It's good to hear that SP is at least starting to get over this hump. He needs to build up his strength for the future. And so do you.

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    1. jenny_o: Small slow steps for him. Fingers crossed that I will also be able to take those steps. I am very, very tired right now.

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  14. Dear EC: it's good to hear some progress is (finally) being made. I don't know quite how you've managed to keep your sanity - the psycho bitch from hell must have been under the streongest possible lock-down. I am in awe of your ability to keep going.
    All the best - the birds are quite stunning, and that birch at the top, superb.
    Arohanui.

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    1. Alexia: Thank you. The birds kept me sane(ish).

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  15. Congratulations on the fella being able to eat actual food again. After all the rigors in this post, and his issues with non-food in earlier posts, I can imagine there's at least a little relief to it.

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    1. John Wiswell: It is wonderful that he is able to eat again. It is even more wonderful that he is hungry.

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  16. Another blockage?? and how would it resolve itself? Just curious, as I suppose some blockages do move themselves.
    I'm glad to hear his eating is improving, but I really hope they keep him in hospital until things are really looking much better, until the surgery heals much more for instance.

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    1. River: It was never really explained to us but I gather that some blockages do clear themselves given fluids and time. The question here seems to be did he have a blockage and if so has it cleared itself. We have no real answers and the medicos don't seem to be able to agree among themselves. Sigh.

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  17. I hope this long path of misery resolves itself for the better very soon. Best thoughts and wishes sent your way!

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    1. Ron Dudley: Thank you. We seem to be stuck on the one step forward, two steps back routine at the moment but at least there are some steps forward.

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  18. One step forward, several back, then another forward. Focus on the forward--SP is making progress.

    What quite bothers me is the total lack of compassion this hospital and its providers have for him, for you. I wish I could say it is an anomaly, but it isn't. My father, in the hospital for 7 days after suffering his own blockages (requiring a stomach tube in the end) NEVER received a bath. Not a sponge bath, not a shoer--nothing. And this in one of the "best" comprehensive cancer centers in the country (I'll name it--University of North carolina at Chapel Hill). Do not go there, anyone--the care puts the nursing and medical professions to shame (and I am an alumnus twice over).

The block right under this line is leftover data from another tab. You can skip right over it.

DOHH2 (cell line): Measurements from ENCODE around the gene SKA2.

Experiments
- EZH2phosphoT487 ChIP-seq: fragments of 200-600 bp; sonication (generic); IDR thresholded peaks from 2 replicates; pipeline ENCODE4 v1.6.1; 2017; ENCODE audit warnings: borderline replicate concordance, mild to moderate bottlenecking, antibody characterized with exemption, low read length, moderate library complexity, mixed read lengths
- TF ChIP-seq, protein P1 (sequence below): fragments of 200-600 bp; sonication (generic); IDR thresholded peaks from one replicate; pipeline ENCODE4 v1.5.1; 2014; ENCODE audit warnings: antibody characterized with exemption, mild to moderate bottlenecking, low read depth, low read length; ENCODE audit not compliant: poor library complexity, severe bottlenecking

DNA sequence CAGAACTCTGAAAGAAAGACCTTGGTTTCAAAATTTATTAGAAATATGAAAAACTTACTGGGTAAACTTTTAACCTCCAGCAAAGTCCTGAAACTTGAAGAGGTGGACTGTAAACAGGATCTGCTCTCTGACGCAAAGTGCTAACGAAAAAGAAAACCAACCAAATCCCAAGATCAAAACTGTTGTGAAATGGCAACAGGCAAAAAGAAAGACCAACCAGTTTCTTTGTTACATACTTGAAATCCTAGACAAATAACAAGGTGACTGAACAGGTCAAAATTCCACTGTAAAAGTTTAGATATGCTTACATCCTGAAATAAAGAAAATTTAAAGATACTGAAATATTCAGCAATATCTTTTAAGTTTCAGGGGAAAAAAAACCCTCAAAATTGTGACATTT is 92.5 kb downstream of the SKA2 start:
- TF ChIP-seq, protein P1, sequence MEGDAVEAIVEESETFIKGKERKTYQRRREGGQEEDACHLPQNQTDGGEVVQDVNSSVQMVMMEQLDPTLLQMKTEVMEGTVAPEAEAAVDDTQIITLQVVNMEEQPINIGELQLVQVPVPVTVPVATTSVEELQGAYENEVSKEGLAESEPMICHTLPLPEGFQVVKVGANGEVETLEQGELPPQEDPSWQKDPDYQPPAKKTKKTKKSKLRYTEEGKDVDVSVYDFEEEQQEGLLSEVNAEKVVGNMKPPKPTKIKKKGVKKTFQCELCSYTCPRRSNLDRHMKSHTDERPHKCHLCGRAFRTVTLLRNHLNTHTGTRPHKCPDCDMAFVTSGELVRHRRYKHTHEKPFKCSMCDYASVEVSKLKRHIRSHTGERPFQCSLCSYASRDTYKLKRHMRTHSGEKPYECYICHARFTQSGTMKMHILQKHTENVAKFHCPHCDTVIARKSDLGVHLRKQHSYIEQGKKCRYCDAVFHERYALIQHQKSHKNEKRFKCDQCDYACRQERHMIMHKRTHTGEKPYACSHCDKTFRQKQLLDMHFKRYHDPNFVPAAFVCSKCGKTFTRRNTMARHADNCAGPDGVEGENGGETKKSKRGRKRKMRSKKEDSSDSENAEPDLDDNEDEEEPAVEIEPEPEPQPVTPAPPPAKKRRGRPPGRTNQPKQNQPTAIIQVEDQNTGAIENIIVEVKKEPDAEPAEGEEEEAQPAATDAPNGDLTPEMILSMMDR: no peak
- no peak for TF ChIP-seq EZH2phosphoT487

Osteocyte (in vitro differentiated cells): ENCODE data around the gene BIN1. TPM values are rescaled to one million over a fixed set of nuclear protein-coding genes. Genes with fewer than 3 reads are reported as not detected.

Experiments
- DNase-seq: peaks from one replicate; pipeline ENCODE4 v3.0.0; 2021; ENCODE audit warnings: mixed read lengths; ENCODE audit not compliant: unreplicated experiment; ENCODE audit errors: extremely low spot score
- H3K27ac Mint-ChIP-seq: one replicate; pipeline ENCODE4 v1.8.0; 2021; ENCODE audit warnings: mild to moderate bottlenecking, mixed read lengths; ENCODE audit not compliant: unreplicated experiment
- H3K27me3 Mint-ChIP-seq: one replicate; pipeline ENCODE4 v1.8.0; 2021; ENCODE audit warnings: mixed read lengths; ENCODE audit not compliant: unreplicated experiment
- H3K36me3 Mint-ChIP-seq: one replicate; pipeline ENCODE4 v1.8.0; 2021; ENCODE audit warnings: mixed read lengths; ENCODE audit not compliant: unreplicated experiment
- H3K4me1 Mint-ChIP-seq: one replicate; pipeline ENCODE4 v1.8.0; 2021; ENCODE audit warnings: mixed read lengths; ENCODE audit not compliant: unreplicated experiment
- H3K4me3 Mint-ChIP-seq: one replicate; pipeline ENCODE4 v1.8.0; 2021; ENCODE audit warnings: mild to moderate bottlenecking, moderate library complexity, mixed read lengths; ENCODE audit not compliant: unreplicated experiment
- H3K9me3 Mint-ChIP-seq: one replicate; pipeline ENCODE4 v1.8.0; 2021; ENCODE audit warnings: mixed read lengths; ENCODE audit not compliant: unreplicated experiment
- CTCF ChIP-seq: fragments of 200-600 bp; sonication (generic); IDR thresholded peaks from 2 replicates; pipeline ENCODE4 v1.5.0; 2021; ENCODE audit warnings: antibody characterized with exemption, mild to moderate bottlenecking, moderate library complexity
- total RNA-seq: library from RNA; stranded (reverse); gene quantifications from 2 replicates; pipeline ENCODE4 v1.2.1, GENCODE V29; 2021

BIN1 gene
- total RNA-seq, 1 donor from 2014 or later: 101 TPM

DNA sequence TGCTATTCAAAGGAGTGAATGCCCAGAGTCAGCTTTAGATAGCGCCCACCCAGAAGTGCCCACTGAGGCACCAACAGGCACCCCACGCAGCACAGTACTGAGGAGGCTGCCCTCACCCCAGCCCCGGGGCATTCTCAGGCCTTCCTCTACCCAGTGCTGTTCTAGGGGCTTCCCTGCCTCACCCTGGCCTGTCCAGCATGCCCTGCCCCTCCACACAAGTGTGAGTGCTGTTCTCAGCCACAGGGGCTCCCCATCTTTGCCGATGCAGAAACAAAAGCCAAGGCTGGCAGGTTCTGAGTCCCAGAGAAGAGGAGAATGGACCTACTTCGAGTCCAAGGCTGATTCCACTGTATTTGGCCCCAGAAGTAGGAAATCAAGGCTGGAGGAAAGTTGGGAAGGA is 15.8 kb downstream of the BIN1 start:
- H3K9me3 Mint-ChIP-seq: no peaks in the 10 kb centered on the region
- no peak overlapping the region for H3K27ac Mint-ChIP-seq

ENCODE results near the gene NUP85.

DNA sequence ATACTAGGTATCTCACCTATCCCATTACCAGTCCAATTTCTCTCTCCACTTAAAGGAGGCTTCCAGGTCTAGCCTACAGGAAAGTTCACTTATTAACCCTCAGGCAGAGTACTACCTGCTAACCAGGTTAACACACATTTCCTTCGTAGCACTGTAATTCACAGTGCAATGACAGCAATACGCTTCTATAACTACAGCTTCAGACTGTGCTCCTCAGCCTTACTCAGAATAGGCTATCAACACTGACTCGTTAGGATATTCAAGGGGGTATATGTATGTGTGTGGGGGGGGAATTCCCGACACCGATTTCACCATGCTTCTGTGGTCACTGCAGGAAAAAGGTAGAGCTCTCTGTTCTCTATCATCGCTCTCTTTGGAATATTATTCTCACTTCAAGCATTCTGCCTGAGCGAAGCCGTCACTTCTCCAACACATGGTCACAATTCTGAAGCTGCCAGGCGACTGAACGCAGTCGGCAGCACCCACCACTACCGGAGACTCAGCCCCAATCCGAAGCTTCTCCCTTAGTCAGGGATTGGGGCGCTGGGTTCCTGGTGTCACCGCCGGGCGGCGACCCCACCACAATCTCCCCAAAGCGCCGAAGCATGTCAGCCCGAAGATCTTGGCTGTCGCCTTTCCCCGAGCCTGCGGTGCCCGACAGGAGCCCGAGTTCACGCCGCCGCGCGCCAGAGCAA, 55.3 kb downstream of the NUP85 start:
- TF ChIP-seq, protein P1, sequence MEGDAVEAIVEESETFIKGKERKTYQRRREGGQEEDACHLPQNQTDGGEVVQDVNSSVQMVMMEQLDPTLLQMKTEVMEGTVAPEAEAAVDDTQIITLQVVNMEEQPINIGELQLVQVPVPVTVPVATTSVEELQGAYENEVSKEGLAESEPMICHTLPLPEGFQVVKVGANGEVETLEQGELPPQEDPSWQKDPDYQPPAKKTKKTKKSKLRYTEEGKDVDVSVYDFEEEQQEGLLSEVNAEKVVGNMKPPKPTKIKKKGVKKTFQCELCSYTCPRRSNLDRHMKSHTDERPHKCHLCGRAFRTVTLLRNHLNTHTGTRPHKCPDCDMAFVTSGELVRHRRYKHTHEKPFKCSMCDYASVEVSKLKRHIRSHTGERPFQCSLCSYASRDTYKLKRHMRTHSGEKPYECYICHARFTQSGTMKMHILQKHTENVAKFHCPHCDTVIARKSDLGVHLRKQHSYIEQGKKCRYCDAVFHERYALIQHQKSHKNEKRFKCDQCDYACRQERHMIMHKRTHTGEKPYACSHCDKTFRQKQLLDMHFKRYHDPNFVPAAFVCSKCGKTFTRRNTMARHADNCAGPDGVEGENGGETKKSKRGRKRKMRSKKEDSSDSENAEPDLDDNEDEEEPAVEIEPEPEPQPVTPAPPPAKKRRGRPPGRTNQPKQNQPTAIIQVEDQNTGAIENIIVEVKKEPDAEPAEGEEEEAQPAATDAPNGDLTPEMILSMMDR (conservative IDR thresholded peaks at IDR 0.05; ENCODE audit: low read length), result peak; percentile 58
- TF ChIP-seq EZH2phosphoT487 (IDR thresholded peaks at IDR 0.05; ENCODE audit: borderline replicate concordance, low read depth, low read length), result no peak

Hugs as always. Hope your next cuppa soothes. Peace...

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    1. Linda: It does indeed seem to be a world wide issue with hospitals. Compassion? No time. Empathy? Can't even spell it. Hiss and spit.

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  19. O I just want to fast forward all of this for you both, as I'm sure you do too.
    I hate it when Drs will not explain . . . and dentists! We may not have spent all those years studying, but that does not make us stupid. I think they cant bear to say "we don't know" either.
    Such good news though that SP has kept some food down. Loving the photos, especially the top one (again!) and so happy, happy to see you back, hugs to both of you x x

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    1. bugerlugs63: Fast forwarding seems a wonderful solution to all this mess.

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  20. Damn the stupid specialists, I despair sometimes at the treatment of patients and it's happening the world over by the looks of it. Here's hoping he keeps food down, and things buck up for you both soon. Hugs and best wishes, Michelle xxx

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    1. All Consuming: For some reason he appears to be able to keep food down during the day (with the help of some anti-nausea medication, but loses it at night. I am hoping so much that last night was different.

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  21. Bloody hell! What a bunch of blasted rat-fink-ish docs... URK URK and double URK.

    And another growl...

    I am SO GLAD that he has at least had a bit of something to eat...

    Fingers crossed everything goes better from now on. And I say you tell these docs exactly what you think of them. They need to get off their high horse and listen to the people they are working with!!! Best wishes from across the pond...

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    1. Nicky: I know that your good wishes are travelling across the miles to us. Thank you.

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  22. Oh gosh ... how very very frustrating and heart-breaking.

    So glad that things seem to have taken a turn for the better.

    Hugs.

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    1. ladyfi: We are still playing the one step forward, two steps back tango. Something has to go right soon.